you can read more about these written by their own protagonists on:

the Siggaard-Andersen homepage

and an excellent website about the BE approach (event though very critical of the Stewart approach .... ): Alan W. Grogono's homepage.

the bicarbonate approach, also called the "physiological approach", is well described by Adrogué, even though he has little good to say about our favourite theory, either:

a recent article by Adrogué

Adrogué HJ, Gennari FJ, Galla JH, Madias NE; Assessing acid-base disorders; Kidney Int 2009 Oct 7

quoting James Figge from page 224 in "Stewart's Textbook of Acid-Base", advertised on this website: "Base Excess is defined by Siggaard-Andersen as the negative value of the concentration of titrable hydrogen in blood or plasma." the formula is given as:

BE = [HCO

[HCO

ß

the crucial point with this is, that it assumes normal values for albumin and phosphate. as long as this condition is met, the Stewart approach gives results completely equivalent to the Siggaard-Andersen method.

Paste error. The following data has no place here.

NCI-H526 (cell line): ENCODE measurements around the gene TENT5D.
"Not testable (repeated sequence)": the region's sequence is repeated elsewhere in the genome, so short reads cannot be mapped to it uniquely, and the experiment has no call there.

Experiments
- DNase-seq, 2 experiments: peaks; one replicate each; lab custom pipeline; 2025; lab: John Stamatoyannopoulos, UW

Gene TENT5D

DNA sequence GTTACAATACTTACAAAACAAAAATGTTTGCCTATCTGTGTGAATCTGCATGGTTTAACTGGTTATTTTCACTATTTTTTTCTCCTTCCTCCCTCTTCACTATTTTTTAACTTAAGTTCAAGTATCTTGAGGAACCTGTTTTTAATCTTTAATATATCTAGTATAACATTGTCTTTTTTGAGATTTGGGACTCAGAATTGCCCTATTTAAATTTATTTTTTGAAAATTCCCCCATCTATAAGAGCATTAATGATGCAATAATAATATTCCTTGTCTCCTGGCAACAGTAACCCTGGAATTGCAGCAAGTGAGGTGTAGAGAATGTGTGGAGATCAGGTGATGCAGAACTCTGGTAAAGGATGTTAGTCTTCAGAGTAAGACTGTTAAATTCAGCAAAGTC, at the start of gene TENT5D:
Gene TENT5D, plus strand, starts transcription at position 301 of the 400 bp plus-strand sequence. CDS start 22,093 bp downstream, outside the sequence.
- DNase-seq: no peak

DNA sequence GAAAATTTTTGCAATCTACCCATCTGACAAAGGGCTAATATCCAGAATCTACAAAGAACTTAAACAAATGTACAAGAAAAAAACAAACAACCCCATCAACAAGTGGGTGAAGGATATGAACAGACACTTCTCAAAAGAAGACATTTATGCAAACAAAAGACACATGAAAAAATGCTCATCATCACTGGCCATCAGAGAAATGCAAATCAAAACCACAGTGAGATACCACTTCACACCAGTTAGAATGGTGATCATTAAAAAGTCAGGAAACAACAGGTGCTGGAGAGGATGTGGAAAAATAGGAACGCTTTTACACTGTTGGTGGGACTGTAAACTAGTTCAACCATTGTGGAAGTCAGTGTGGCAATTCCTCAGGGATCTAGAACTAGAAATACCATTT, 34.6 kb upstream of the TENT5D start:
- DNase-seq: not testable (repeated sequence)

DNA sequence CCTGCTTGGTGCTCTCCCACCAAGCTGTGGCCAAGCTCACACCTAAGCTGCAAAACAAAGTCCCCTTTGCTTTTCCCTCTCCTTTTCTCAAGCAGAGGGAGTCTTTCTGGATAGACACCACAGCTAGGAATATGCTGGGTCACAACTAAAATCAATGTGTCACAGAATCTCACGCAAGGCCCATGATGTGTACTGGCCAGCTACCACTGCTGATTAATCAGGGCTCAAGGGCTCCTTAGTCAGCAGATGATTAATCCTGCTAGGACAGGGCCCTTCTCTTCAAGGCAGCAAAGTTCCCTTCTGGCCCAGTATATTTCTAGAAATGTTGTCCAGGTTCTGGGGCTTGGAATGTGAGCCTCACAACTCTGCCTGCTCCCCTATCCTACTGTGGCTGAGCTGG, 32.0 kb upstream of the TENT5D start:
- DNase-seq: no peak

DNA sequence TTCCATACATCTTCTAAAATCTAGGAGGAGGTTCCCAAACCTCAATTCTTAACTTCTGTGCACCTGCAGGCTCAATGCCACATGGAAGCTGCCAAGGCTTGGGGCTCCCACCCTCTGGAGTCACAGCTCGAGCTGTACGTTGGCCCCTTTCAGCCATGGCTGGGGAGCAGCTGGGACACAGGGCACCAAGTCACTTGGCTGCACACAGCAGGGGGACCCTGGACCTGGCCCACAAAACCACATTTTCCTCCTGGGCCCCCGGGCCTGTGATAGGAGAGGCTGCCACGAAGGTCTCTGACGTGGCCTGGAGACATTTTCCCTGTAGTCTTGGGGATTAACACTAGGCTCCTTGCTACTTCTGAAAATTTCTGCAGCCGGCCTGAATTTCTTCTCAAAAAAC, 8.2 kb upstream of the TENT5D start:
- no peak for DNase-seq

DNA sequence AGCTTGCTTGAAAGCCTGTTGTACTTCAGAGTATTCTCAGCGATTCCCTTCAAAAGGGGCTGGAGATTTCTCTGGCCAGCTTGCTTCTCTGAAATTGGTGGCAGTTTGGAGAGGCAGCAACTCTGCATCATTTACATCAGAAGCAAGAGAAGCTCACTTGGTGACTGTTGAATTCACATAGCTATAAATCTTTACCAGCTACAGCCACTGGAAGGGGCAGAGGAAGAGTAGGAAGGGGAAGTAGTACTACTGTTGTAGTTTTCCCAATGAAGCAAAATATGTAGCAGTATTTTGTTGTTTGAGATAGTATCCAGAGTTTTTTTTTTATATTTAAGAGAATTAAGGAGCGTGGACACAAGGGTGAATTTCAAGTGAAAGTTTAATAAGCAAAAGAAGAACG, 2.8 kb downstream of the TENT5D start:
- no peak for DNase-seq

not many of our ICU-patients do meet this condition -

BUT: the base excess approach is the only one taking into account the modifying ("buffering") effects of both the red blood cell intracellular fluid and the interstitial fluid, giving you an idea about how much you have to change the SID to normalise the pH (if you elect to do so) - with the same caveat, though, that it assumes normal values for the weak acids and for the volume ratios between these different fluid spaces, too.

on the Siggaard-Andersen homepage you will find the complete version of the "van Slyke equation":

the "van Slyke equation"

this actually includes a way of calculating albumin's contribution to the acid-base behaviour of plasma:

quoting from that page:

the same page even offers a way of unifying the concepts of "buffer base" and SID:

**Strong ion difference (SID) **is defined as the concentration of non-buffer
cations minus the concentration of non-buffer anions. SID of plasma therefore is
the sum of the concentrations of Na^{+}, K^{+}, Ca^{2+}, Mg^{2+} minus the sum of
the concentrations of Clˉ,
SO^{2+}, and
certain organic anions, which also represent non-buffer anions at physiological
pH.

BBˉ and SID are obviously numerically equal, because the sum of all cations must equal the sum of all anions (law of electroneutrality)."

you can find more information about BE and other acid-base related matters at Radiometer's website (obviously, not a website dedicated to Stewart's physiochemical approach .... ).